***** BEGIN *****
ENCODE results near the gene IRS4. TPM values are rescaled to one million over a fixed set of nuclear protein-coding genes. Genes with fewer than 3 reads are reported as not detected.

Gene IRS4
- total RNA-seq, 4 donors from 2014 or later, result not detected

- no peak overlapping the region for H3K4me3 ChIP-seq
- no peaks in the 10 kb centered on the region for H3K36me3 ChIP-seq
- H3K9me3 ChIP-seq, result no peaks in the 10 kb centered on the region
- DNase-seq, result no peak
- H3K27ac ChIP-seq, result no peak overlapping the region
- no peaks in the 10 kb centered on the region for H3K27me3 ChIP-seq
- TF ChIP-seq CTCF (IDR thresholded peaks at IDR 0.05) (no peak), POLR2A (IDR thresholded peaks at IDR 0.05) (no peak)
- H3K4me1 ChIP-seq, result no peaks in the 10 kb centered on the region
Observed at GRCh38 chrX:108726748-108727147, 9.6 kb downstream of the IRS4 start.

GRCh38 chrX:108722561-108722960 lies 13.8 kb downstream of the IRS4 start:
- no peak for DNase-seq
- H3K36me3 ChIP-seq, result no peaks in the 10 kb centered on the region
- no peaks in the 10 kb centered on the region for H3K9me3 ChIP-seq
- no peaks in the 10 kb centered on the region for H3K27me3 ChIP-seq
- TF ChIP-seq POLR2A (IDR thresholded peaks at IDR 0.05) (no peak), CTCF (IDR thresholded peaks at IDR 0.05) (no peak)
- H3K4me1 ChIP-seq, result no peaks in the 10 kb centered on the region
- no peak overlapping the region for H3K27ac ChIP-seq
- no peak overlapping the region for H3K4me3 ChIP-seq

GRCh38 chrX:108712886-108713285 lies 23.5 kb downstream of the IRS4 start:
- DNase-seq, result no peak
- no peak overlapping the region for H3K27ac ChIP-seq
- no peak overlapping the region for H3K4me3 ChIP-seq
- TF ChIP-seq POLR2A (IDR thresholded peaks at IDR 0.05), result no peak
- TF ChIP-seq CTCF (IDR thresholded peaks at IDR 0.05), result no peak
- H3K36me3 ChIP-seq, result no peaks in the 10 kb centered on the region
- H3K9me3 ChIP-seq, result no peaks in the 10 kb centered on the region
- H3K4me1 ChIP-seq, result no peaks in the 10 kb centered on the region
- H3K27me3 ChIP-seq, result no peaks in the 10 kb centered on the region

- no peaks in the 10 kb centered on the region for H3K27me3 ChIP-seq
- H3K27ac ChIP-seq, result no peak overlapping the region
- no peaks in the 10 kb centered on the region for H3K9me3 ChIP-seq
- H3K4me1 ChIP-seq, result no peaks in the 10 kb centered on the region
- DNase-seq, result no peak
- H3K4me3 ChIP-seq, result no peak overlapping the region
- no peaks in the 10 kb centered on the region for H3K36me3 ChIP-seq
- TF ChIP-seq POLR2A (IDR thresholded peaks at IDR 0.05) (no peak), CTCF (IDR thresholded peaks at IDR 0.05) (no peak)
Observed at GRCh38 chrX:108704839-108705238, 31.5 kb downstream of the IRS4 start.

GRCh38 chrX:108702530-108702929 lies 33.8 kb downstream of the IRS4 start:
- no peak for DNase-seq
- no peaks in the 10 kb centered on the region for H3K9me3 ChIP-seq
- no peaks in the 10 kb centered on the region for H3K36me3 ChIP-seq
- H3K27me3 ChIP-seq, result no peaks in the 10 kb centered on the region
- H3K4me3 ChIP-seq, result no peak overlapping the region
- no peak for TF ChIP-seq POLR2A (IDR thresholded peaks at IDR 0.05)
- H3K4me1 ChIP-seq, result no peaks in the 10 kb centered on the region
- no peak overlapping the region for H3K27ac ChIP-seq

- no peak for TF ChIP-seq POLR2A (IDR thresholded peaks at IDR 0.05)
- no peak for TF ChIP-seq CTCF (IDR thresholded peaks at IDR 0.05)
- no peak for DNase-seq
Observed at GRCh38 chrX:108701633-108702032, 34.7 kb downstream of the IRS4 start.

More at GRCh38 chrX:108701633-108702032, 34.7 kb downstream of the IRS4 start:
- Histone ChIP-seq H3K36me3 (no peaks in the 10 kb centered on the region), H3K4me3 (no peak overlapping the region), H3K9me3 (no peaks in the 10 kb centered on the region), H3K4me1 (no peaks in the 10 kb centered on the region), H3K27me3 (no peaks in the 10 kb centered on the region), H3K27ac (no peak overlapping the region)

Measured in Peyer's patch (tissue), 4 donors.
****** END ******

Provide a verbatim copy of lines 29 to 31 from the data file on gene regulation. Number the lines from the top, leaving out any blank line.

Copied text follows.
- H3K9me3 ChIP-seq, result no peaks in the 10 kb centered on the region
- H3K4me1 ChIP-seq, result no peaks in the 10 kb centered on the region
- H3K27me3 ChIP-seq, result no peaks in the 10 kb centered on the region